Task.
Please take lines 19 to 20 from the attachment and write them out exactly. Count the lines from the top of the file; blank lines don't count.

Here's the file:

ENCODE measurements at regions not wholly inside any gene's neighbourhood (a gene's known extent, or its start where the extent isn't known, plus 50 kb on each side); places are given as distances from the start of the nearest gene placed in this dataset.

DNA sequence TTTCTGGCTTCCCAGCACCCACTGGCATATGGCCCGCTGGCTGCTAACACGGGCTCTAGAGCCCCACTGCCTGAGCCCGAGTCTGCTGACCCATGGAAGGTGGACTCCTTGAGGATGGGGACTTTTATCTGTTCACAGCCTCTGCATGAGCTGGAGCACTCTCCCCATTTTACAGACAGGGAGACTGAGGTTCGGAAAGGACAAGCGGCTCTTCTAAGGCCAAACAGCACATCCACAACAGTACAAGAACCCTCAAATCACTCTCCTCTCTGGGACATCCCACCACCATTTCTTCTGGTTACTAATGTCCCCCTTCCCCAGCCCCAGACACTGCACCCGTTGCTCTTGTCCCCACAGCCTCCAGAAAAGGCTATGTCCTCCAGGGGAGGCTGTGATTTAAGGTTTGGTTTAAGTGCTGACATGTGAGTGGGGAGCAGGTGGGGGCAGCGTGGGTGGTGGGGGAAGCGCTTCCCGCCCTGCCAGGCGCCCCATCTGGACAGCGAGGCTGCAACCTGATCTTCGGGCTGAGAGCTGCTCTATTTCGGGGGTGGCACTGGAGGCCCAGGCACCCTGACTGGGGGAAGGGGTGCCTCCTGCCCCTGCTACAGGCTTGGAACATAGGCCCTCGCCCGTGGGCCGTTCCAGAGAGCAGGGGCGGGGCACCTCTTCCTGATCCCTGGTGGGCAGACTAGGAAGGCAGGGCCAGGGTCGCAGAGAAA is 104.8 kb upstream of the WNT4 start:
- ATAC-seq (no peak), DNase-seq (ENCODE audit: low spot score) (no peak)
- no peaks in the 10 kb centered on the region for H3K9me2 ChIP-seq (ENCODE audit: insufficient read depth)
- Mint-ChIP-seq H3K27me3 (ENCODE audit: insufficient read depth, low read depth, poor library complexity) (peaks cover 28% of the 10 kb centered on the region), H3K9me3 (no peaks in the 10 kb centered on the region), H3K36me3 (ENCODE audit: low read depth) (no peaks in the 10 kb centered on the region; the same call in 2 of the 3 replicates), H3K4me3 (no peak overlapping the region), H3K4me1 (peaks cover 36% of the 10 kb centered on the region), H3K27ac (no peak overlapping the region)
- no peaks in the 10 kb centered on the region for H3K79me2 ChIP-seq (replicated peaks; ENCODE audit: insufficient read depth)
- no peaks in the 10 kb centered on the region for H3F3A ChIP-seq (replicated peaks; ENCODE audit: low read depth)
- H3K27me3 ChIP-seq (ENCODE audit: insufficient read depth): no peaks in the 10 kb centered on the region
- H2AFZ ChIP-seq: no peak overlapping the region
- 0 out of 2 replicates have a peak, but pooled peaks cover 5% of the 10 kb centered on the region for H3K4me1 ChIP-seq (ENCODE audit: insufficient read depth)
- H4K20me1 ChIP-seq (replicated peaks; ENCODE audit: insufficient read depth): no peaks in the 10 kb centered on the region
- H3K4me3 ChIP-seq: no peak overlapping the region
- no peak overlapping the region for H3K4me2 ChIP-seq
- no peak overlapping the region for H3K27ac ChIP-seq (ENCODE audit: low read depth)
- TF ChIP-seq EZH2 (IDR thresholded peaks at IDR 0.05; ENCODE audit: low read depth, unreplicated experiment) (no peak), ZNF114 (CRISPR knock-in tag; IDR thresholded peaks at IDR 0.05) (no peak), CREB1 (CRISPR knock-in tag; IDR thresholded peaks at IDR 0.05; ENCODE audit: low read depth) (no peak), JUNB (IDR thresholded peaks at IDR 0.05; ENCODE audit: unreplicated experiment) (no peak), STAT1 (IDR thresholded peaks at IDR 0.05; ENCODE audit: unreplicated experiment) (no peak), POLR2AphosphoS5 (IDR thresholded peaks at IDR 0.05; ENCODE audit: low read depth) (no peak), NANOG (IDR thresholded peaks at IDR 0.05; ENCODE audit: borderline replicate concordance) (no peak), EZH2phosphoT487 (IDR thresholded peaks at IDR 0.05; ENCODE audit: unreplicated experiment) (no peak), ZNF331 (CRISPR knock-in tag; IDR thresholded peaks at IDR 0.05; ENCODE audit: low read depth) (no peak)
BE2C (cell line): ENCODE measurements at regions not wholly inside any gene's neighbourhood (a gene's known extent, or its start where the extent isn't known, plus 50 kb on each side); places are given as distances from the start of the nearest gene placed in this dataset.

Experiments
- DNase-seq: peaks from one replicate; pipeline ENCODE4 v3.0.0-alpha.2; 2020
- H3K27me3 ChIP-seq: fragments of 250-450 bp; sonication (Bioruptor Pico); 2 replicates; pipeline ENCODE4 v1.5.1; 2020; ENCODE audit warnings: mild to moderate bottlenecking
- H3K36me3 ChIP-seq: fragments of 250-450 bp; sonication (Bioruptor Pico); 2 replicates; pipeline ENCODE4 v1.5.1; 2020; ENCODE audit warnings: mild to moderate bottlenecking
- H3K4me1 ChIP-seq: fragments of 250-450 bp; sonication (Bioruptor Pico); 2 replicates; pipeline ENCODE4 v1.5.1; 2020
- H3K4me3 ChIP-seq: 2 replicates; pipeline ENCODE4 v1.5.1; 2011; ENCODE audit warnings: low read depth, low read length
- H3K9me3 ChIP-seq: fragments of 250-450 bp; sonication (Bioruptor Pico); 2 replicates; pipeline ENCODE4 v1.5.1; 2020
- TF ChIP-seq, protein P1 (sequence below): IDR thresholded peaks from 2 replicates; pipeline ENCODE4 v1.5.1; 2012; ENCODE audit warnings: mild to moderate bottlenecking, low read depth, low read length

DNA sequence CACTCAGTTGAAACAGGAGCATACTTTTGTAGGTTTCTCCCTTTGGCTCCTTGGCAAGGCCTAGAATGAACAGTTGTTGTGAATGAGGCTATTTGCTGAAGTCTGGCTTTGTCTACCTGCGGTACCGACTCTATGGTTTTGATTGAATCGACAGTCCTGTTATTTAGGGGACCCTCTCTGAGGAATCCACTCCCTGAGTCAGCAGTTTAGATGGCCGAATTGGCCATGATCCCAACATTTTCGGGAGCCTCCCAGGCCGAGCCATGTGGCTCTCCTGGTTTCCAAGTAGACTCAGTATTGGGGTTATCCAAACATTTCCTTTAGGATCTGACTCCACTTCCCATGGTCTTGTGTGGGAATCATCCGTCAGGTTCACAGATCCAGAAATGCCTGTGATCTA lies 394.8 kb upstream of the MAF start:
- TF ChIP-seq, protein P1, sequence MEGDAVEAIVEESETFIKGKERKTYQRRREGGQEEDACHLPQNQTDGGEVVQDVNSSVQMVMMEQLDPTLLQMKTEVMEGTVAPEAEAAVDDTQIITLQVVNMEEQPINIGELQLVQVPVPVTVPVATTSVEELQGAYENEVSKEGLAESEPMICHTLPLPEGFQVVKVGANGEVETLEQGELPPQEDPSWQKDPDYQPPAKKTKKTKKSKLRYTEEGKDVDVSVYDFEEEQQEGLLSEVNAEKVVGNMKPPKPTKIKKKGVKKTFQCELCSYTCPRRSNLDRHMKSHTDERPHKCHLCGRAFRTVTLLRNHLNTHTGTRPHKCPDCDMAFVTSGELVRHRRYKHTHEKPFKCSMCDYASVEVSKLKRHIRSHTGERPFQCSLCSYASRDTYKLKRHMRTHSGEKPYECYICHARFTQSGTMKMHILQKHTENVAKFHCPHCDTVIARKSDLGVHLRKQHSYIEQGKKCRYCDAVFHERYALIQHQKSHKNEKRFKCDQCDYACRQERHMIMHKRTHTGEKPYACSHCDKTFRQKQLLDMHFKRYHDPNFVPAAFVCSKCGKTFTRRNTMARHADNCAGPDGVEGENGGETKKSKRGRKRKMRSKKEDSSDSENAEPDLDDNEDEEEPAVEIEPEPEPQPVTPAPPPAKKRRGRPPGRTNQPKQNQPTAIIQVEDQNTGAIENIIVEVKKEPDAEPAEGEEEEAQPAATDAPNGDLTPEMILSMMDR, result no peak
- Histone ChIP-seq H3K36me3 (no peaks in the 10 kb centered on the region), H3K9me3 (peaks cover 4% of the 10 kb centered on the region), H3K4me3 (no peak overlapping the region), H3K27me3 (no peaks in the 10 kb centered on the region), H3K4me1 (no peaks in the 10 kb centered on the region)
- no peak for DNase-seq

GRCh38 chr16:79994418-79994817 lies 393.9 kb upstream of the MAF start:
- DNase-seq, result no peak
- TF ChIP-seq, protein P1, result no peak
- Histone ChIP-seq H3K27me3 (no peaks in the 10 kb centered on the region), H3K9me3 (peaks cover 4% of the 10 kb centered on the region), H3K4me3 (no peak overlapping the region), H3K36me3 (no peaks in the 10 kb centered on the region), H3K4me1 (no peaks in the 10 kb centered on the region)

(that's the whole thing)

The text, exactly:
- H3K27me3 ChIP-seq: fragments of 250-450 bp; sonication (Bioruptor Pico); 2 replicates; pipeline ENCODE4 v1.5.1; 2020; ENCODE audit warnings: mild to moderate bottlenecking
- H3K36me3 ChIP-seq: fragments of 250-450 bp; sonication (Bioruptor Pico); 2 replicates; pipeline ENCODE4 v1.5.1; 2020; ENCODE audit warnings: mild to moderate bottlenecking